It paid off though when I had a lightbulb moment (haha get it?) several evenings later: install a switch directly on the sconce wall plate!

    Turning again to searching the web, I had to find something that was thin enough to fit between the plate and the wall, and finally I found success!

    Home Depot to the rescue!

    Disclosure: This post contains some affiliate links for your convenience. If you purchase anything from these links I may receive some kind of commission. However, I only mention products that I use and/or love whether I am compensated or not. Thanks so much for your support!

    How to replace an outlet that’s controlled by a light switch

    How to replace an outlet that’s controlled by a light switch

    The toggle switches cost approximately $4 each.

    All that to say that this is the way that one can MacGyver any wall sconce to have a switch.

    Prep for installing toggle switch:

    First, make sure the toggle switch fits between the plate and wall.

    Using a drill press, make the hole for the switch in each plate. You can stick painters tape or frog tape to the area before drilling to ensure it won’t split the plate or cause rough edges to the hole.

    How to replace an outlet that’s controlled by a light switch

    Installing toggle switch:

    To figure out which of the wires on the switch are “off” and “on”, use a multimeter that’s set to “ohms” to measure continuity.

    0 ohms = “off”, anything else is = “on”

    Shut off the breaker power to the room you want to install the sconces. And since I’m not an electrician and cannot explain the process as well as Karl, here is a video that shows how to attach the rest of the wires so that you can mount the lights.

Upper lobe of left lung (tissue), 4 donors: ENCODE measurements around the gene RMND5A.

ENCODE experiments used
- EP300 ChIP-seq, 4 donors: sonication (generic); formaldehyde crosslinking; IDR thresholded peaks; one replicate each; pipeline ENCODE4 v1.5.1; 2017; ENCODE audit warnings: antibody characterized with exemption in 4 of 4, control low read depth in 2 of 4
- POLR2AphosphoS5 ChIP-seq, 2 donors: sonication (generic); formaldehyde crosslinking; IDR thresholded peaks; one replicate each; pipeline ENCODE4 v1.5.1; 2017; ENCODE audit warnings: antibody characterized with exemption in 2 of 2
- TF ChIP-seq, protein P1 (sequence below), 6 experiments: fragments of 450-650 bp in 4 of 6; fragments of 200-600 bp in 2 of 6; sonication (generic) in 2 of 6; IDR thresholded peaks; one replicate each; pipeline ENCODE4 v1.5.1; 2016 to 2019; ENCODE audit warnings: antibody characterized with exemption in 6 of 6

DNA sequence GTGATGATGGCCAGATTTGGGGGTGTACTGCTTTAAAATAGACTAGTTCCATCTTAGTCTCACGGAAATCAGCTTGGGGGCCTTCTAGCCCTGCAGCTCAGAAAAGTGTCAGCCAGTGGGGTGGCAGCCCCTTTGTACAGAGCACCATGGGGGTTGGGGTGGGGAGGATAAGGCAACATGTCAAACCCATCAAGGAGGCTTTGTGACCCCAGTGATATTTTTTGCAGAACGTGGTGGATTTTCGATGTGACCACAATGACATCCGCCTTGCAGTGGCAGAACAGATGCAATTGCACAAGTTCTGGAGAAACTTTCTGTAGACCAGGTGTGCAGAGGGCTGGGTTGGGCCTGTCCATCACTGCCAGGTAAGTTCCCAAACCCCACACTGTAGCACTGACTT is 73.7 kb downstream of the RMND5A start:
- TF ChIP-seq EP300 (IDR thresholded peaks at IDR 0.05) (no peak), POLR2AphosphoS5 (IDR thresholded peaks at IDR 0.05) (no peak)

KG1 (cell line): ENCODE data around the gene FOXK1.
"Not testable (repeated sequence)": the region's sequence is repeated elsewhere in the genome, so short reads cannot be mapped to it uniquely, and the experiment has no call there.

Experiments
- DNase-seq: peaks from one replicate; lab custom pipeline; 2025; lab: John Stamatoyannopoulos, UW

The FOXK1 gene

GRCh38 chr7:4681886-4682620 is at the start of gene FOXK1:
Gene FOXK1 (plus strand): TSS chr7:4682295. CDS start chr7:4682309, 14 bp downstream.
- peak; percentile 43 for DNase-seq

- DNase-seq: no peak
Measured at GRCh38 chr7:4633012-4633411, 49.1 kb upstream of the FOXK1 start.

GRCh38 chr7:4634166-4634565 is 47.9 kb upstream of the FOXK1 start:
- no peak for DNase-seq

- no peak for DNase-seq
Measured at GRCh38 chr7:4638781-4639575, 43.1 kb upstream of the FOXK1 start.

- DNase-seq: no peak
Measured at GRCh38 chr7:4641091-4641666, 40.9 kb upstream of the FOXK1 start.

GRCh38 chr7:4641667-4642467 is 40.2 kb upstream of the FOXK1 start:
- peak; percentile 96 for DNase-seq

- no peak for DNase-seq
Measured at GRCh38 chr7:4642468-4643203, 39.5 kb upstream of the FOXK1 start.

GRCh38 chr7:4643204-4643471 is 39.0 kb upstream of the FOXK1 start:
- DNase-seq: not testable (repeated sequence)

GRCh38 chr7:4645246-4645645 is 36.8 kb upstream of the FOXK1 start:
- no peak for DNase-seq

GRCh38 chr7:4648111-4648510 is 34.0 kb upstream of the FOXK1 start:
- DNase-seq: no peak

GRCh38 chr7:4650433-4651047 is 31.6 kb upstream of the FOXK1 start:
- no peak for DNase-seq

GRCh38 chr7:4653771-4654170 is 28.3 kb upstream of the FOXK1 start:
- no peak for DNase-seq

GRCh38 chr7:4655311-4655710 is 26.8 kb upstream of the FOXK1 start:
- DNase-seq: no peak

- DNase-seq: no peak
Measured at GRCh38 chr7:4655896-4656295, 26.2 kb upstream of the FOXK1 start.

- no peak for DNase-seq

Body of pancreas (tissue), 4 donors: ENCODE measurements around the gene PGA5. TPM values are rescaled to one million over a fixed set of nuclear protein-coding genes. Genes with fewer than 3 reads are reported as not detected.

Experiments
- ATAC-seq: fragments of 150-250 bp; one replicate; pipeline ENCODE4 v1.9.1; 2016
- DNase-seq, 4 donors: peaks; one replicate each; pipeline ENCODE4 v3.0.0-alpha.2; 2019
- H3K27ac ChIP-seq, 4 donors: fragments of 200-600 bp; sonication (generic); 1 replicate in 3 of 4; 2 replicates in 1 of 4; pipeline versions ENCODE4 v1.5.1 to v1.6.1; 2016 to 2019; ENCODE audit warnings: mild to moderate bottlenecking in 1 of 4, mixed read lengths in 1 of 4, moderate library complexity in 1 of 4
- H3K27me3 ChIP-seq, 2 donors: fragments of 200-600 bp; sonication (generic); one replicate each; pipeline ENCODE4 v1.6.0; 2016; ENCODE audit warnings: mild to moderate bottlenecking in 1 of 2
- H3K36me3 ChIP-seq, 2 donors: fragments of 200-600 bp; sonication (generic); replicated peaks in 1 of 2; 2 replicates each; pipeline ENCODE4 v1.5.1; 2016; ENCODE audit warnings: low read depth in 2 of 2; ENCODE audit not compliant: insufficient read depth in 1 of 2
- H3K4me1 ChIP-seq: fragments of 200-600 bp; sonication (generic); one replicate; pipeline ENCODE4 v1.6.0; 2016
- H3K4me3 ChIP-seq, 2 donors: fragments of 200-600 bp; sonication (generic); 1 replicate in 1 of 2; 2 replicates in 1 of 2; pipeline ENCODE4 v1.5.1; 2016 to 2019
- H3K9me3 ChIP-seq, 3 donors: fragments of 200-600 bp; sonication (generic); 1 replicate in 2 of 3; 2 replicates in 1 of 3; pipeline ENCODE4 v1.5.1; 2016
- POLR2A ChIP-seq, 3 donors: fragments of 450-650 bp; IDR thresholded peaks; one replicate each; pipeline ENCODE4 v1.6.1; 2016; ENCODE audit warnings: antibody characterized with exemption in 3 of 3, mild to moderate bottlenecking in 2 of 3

Also of note: the toggle switch wires are small and don’t seem like they’d handle a wattage of even a 60 kw bulb, so it would be in your best interest to use your new sconce lamps with LED bulbs so as to not risk overheating.

    How to replace an outlet that’s controlled by a light switch

    How to replace an outlet that’s controlled by a light switch

    How to replace an outlet that’s controlled by a light switch

    There you have it! Pretty simple and inexpensive way to modify any sconce light!

    If you liked this post, be sure to share and subscribe!

    Learning how to wire a light switch is one of the basic skills that every homeowner should do. As a homeowner, you will likely need to replace a light switch many times and paying an electrician is not optimal when you can do it in just a few minutes.

    Our instructions on how to wire a light switch for a standard light switch, a three-way light switch and a four-way light switch are outlined below. It is important to also read the directions that come with your particular light switch because there may be something different about the one you purchased or a change in technology that would require a different light switch installation.

    Before you do anything, you will need to cut the power to the light switch. If you do not know which breaker feeds your switch, then just turn on the light and test each breaker until you find the one that turns off your lights.

    Tools Needed to Wire a Light Switch How to replace an outlet that’s controlled by a light switch

    • Needle nose pliers
    • Wire strippers
    • Philips head screw driver
    • Wire Nuts
    • Electrical Tape

    Basic Knowledge of How to Wire a Light Switch

    • Black Wire – This is the hot or load wire
    • White Wire – This is the neutral wire
    • Bare Copper (Green) Wire – This is your ground wire
    • Red Wire – This wire is used for 3 or 4 way switches and will connect the switches together so they can each control your lights.

    Important – If you are replacing an existing switch, make sure that you take not of how it is wired before you remove the existing wires. See where the black and white wires are connected. If there are more wires for a three-way switch, then also keep track of where those were also connected. You will want to replicate that same wiring scheme when you install the new switch.

    Stripping the Wires

    First, know what gauge wire you are working with. It will either be 12 or 14 gauge wire. Then, use your wire strippers and strip away about 5/8 of an inch of the insulation from the wire. The wire strippers should have a spot marked for each gauge wire.